Good news for Pak economy: breather for one year to pay back loans

Good news for Pak economy: breather for one year to pay back loans

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Prime Minister Imran Khan welcomed on Thursday the debt relief initiatives for developing countries by the G20 nations, the International Monetary Fund (IMF) and the World Bank, including Pakistan providing Pakistan with a one-year breather to pay back loans.

Good news for Pak economy: breather for one year to pay back loans

Imran Khan praised the debt relief initiatives after he was told by Finance Advisor Dr Abdul Hafeez Sheik during a meeting about the IMF’s proposed approval of an additional $1.4 billion in concessional funding to resolve the economic impact of coronavirus.

At its meeting Wednesday in Riyadh’s Saudi capital, the G-20 included Pakistan in the group of countries eligible for debt relief on all principal and interest payments. The World Bank and the International Monetary Fund (IMF) had urged the G20 to extend debt relief to the poorest countries in order to free up their capital to allow them to counter COVID 19.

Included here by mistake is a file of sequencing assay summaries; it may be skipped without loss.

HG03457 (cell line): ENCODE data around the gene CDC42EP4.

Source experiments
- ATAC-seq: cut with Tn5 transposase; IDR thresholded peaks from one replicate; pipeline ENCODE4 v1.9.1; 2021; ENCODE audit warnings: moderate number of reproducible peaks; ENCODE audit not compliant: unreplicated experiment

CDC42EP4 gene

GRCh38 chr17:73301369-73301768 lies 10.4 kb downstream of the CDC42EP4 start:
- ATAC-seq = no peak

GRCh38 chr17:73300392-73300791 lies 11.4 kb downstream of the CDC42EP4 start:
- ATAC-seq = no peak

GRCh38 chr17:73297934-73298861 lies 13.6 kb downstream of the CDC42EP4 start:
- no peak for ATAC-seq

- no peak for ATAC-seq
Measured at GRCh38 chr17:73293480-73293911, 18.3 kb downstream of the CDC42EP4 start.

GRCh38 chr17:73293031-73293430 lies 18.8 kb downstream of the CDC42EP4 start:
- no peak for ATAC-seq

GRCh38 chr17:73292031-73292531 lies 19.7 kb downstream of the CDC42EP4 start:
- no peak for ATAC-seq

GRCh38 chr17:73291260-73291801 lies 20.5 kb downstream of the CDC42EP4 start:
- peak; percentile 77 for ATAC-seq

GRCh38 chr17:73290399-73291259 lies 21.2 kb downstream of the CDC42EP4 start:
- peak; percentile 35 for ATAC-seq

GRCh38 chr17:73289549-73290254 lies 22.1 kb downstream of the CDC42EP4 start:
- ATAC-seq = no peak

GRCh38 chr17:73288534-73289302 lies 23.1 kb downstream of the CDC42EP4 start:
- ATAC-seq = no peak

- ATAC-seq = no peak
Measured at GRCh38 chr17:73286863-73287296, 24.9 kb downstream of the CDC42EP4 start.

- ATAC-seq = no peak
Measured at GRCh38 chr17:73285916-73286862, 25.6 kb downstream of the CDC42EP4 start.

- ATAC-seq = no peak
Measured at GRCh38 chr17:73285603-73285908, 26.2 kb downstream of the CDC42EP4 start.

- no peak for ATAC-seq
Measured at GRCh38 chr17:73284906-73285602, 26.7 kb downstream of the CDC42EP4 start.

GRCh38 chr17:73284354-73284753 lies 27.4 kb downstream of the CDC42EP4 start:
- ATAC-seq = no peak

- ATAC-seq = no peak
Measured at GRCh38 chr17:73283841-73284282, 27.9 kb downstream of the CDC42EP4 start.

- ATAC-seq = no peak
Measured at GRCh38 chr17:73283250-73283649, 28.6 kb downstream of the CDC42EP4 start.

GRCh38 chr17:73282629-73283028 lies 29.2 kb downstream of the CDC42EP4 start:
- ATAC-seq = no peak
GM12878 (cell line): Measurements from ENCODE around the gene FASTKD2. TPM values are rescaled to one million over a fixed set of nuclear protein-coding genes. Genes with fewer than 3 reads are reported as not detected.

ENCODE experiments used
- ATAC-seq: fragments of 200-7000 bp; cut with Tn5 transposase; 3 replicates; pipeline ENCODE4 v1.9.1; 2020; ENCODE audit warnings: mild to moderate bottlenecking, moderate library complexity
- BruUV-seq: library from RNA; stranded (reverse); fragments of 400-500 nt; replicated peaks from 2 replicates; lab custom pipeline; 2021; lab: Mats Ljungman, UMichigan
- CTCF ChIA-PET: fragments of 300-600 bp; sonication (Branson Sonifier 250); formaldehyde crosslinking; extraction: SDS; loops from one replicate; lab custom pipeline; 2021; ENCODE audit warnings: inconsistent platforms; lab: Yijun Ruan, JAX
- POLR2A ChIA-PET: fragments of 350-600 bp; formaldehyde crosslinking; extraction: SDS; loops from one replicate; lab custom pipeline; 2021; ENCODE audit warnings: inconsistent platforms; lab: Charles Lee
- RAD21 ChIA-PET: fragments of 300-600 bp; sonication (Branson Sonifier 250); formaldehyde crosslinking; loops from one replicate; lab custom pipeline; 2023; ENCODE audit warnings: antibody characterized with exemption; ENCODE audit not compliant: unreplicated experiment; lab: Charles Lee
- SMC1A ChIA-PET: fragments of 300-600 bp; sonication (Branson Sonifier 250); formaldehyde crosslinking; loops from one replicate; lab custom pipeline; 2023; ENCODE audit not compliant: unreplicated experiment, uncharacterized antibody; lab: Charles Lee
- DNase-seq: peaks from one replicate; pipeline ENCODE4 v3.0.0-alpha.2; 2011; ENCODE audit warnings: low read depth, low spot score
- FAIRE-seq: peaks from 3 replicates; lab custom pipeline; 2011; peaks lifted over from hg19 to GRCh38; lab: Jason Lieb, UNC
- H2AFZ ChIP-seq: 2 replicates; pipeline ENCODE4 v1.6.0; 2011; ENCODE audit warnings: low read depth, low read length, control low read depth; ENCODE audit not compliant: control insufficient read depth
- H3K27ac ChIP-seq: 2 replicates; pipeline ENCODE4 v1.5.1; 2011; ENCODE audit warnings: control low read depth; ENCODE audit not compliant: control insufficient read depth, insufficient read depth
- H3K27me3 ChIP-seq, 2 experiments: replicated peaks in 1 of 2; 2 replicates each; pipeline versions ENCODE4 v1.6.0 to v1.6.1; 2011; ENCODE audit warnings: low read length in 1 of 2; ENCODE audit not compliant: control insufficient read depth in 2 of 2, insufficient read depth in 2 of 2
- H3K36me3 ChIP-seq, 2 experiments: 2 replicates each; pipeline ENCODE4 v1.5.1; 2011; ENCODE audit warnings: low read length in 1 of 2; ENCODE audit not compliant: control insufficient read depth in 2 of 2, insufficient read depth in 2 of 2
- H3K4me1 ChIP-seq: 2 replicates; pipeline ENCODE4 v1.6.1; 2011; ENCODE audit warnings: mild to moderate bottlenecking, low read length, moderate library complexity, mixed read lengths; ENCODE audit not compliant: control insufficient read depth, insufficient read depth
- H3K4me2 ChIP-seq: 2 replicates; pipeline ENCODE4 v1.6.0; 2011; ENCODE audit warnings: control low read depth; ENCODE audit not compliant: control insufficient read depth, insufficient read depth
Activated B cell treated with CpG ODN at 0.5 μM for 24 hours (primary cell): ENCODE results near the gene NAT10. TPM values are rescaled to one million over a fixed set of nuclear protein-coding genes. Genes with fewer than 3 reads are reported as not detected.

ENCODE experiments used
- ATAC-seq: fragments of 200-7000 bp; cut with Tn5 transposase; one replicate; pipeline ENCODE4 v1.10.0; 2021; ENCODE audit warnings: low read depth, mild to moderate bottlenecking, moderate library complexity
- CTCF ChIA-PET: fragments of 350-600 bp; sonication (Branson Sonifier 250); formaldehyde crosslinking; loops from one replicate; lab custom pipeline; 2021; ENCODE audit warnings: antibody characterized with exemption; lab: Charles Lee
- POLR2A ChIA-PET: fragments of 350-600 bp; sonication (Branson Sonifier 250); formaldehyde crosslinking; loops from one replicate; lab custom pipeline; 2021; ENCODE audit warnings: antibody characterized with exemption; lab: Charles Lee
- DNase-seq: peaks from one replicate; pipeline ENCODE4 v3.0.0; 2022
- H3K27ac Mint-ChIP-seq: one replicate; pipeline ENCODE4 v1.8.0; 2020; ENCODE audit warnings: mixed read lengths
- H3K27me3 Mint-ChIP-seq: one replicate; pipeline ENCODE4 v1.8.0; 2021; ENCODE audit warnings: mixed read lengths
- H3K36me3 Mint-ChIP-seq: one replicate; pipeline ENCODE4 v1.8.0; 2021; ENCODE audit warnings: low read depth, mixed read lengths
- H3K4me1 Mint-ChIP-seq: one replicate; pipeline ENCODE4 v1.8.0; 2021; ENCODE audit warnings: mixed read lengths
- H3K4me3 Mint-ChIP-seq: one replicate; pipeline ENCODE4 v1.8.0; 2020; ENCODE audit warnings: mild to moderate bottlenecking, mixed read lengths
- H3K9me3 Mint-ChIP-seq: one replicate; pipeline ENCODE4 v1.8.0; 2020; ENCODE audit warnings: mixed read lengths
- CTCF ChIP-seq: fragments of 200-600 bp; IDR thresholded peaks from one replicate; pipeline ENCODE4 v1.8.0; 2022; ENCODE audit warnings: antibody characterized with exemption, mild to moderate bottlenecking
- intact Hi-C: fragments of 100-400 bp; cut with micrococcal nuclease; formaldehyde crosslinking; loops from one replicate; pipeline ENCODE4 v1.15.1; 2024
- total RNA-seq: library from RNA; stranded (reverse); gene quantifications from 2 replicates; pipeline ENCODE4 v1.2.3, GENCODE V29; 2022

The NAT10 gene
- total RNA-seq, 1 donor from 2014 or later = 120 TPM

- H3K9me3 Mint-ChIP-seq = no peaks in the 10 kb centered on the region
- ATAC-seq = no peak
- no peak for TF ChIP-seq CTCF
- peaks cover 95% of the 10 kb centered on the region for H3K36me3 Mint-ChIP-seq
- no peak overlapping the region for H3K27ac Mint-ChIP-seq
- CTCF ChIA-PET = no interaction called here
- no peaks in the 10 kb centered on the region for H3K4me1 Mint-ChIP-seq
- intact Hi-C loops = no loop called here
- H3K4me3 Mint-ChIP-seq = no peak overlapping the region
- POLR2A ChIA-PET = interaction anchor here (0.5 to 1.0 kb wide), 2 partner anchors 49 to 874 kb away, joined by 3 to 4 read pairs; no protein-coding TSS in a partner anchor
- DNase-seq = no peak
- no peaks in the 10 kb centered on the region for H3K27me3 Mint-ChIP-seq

All debt service due in this timeframe will be bundled into a new loan that will not start payments until June 2022. The loans are due in three years. The G20 countries should meet with the IMF and the World Bank to decide whether or not the suspension duration will be extended to June 2021, based on how the issues related to COVID are formed by then.

Meanwhile, Foreign Minister Shah Mahmood Qureshi welcomed Thursday’s decision by the G-20 countries to grant substantial relief to 76 developing countries as a ‘historic’ gesture that the relief should be inclusive and without ‘onerous conditions.’ The announcement comes as Pakistan faces almost 7,000 confirmed cases of coronavirus, with more than 100 deaths.

All bilateral official creditors must be part of this new program, which is seeing $20 billion in immediate funding to fund developing nations’ health systems. Pakistan has also called for international solidarity and has asked US President Donald Trump to reconsider his decision to withdraw WHO funds.

“It’s my personal point of view, but I think they should reconsider it, as this is a time for us to unite and put our heads together. At the moment, the WHO has many commitments. Cutting off their funds will only add to their burden,” he said. This particular debt relief from the G-20 relates to all principal and interest payments from 1 May and will continue until 1 Dec 2020,